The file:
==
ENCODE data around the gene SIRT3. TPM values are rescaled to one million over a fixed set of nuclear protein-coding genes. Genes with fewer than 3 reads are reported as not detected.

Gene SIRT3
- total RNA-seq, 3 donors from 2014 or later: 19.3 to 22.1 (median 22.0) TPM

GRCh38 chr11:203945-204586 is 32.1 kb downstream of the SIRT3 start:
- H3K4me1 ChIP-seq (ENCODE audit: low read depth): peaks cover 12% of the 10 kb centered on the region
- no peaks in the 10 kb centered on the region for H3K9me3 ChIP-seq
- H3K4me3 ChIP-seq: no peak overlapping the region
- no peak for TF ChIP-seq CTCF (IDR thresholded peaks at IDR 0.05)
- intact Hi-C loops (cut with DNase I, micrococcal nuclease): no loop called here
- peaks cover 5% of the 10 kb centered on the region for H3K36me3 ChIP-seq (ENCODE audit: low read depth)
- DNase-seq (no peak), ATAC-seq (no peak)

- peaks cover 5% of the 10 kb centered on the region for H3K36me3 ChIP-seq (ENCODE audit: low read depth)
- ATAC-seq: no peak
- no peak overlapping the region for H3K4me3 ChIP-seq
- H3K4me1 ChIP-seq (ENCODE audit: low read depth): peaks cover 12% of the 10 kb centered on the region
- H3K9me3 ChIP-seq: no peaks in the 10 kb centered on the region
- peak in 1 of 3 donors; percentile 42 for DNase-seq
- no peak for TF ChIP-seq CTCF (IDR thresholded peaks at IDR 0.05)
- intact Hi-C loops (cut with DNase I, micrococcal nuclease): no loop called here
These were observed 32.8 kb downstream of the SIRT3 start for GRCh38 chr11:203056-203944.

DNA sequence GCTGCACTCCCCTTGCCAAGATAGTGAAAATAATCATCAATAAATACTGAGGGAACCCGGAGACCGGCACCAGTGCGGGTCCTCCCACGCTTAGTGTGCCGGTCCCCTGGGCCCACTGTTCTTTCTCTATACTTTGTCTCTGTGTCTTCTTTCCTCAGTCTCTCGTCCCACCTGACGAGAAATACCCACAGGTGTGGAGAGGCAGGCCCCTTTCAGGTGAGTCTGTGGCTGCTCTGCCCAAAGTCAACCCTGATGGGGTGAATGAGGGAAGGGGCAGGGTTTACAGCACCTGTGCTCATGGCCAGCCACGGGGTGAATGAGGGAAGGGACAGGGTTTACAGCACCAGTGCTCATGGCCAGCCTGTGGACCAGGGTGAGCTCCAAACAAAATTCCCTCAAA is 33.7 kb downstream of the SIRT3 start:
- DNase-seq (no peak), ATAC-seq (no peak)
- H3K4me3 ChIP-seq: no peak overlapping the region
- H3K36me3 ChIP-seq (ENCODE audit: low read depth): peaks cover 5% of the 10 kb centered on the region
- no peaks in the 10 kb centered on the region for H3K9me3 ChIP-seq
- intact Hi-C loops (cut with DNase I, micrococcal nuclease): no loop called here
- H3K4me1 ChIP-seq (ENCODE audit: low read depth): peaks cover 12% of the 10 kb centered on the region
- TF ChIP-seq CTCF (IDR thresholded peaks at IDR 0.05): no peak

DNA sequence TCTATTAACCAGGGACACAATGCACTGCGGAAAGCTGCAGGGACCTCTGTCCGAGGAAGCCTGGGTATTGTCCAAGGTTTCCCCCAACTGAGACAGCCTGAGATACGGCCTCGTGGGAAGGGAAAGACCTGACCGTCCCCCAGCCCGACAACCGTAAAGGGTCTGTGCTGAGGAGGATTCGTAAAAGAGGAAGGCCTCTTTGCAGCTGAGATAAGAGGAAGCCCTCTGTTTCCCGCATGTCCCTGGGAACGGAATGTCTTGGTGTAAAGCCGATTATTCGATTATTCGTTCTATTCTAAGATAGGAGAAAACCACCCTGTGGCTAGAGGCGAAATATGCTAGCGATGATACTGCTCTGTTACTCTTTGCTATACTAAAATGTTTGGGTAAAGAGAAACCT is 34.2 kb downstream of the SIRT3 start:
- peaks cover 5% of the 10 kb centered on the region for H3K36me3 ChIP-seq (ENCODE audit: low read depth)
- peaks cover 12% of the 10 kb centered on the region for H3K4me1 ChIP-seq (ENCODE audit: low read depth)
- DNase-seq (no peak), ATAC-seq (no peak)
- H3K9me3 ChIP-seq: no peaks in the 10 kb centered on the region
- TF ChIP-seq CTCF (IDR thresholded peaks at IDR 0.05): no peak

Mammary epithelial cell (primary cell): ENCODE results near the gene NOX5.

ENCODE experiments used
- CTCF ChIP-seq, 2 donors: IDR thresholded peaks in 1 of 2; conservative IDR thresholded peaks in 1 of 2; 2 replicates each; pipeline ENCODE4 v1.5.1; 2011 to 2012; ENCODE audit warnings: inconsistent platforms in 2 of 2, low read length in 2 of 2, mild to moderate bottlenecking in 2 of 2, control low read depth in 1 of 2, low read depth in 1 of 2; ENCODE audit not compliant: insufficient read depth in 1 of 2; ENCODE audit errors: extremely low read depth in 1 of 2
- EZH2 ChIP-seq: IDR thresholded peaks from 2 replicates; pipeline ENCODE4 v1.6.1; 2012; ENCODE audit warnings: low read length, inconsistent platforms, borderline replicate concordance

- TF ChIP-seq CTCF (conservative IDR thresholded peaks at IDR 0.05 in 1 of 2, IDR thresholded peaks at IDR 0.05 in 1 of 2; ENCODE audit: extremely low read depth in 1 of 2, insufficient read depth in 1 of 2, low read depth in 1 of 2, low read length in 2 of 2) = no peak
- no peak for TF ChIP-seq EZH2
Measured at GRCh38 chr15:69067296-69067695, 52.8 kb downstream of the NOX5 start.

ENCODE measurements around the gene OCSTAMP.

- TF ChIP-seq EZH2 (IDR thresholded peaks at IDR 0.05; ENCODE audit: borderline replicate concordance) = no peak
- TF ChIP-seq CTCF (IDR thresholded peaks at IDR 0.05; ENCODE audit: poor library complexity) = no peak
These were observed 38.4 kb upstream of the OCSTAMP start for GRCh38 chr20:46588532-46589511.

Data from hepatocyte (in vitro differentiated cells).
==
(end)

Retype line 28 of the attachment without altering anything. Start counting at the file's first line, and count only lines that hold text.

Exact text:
- TF ChIP-seq CTCF (IDR thresholded peaks at IDR 0.05): no peak